The integer-valued autoregressive (INAR) processes, introduced by E. McKenzie [Some simple models for discrete variate time series. Water Resources Bull. 21, 645-650 (1985)] and M.A. Al-Osh and A.A. Alzaid [J. Time Ser. Anal. 8, 261–275 (1987; Zbl 0617.62096)], are based on the thinning operator defined as , where is a non-negative integer-valued random variable, , and are i.i.d. Bernoulli random variables, independent of and satisfying . A sequence is said to be an INAR(p) process if it admits the representation
where are non-negative i.i.d. integer-valued random variables independent of all the counting series , , . For a review of discrete variate time series models see E. McKenzie [D.N. Shanbhag et al. (eds.), Stochastic processes: Modelling and simulation. Amsterdam: North-Holland. Handb. Stat. 21, 573–606 (2003; Zbl 1064.62560)]. The class of INAR models has many limitations. Their innovation structure is complex, depending not only on the noise process , but also on the counting variables .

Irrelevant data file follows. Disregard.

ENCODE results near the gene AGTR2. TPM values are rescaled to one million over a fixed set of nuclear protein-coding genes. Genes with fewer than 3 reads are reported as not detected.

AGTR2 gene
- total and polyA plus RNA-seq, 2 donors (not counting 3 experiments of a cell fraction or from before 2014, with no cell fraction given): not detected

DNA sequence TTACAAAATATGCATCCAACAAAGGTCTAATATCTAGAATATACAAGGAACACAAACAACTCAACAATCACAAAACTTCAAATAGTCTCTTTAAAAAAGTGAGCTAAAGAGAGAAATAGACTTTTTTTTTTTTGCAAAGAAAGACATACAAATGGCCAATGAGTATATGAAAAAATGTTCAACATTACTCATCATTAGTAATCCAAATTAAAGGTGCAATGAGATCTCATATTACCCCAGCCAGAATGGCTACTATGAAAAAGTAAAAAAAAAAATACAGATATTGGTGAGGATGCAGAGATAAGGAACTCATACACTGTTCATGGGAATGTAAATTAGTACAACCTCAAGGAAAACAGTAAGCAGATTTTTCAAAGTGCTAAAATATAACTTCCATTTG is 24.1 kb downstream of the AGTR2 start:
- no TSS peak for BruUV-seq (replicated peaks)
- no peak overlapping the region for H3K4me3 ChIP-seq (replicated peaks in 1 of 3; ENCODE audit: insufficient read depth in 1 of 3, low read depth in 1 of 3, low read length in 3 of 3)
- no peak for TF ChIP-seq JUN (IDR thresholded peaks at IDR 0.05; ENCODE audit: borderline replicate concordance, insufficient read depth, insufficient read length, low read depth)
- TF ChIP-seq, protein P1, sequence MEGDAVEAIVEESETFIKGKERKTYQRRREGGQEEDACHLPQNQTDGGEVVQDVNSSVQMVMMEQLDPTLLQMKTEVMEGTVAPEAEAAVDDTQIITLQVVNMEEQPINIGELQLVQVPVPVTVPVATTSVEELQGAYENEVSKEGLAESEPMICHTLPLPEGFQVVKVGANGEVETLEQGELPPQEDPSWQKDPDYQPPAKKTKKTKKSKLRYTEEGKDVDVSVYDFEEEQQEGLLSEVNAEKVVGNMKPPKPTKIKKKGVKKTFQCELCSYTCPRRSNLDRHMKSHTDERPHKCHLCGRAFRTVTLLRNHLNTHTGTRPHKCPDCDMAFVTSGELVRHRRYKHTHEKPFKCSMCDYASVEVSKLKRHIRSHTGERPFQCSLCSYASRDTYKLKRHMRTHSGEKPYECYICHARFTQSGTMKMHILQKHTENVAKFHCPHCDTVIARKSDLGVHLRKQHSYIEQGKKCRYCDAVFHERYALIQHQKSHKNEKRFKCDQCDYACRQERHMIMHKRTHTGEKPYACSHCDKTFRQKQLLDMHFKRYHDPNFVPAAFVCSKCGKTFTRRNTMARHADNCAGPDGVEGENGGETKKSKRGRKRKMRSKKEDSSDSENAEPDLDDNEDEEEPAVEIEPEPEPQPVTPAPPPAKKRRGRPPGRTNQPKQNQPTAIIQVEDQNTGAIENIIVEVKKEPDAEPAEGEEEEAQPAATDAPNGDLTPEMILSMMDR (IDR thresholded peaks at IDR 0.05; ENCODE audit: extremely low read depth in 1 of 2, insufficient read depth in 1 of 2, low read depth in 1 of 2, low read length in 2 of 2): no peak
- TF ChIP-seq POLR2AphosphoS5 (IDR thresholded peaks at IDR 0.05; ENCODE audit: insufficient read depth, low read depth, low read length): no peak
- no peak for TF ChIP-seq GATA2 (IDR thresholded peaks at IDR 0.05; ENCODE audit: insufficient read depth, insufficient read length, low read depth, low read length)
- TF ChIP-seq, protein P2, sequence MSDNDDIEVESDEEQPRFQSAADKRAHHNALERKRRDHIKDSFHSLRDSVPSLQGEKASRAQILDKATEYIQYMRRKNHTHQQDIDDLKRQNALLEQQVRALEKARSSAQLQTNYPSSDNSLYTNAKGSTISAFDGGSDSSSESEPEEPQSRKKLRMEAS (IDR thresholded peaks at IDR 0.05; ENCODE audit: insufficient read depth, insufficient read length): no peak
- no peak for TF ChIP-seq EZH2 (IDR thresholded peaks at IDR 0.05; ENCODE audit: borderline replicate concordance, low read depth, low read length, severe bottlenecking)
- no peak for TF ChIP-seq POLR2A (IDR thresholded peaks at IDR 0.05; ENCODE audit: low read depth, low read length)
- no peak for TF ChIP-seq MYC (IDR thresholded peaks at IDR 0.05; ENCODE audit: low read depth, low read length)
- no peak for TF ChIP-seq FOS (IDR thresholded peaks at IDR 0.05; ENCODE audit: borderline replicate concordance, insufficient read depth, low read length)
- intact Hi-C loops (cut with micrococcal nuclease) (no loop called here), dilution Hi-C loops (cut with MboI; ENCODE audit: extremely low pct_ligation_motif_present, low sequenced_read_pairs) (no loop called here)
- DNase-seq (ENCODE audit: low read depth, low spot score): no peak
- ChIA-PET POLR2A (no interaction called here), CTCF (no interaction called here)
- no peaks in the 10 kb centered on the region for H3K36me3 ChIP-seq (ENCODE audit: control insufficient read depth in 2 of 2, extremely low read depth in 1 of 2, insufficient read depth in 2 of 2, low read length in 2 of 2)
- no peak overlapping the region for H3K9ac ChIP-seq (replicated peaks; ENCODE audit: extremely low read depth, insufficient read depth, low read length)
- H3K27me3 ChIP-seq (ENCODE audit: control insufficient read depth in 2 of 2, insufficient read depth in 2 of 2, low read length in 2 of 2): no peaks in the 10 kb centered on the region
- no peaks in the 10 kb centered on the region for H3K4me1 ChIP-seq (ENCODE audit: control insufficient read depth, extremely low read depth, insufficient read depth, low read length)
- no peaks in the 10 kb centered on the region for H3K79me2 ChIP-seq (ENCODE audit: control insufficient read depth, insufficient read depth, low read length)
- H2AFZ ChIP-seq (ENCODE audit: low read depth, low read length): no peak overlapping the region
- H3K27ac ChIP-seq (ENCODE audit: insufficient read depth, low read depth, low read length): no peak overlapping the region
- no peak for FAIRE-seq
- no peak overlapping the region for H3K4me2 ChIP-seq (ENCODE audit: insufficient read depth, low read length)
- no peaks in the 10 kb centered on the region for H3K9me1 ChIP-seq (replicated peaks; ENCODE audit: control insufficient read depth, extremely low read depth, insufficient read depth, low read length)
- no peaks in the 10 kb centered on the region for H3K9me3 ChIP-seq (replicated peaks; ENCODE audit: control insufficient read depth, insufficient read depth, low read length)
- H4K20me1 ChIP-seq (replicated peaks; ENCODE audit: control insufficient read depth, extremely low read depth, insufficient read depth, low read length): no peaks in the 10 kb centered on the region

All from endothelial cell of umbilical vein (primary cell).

In this work the authors introduce the rounded integer-valued autoregression RINAR(p) process that admits the representation
where represents the rounding operator to the nearest integer, are centred i.i.d. integer-valued random variables, and and are real parameters. The RINAR(p) model is a direct and natural extension on of the real AR(p) model. In fact, the rounding operator is considered as a censoring function on the real AR(p) model. RINAR(p) has many advantages compared with the INAR models. Its innovation structure is simple, generated only by the noise , its stationarity is ensured under general conditions on the parameters which are similar to that for AR(p). The RINAR(p) model can be used to analyse time series with negative values, a situation not covered by INAR models.
In this article, the authors deal with the simplest RINAR(l) models. Conditions are described ensuring the stationarity and ergodicity of the models. The least squares estimator is introduced for estimation of the model parameters. It is proved that the proposed estimator is consistent under suitable conditions. A simulation experiment is presented to test the performance of the estimator. An analysis of two real data sets is performed with a RINAR(l) model. The first series shows some negative autocorrelations, while the second series has itself some negative values so that none of them can be fitted with the classical INAR(l) model.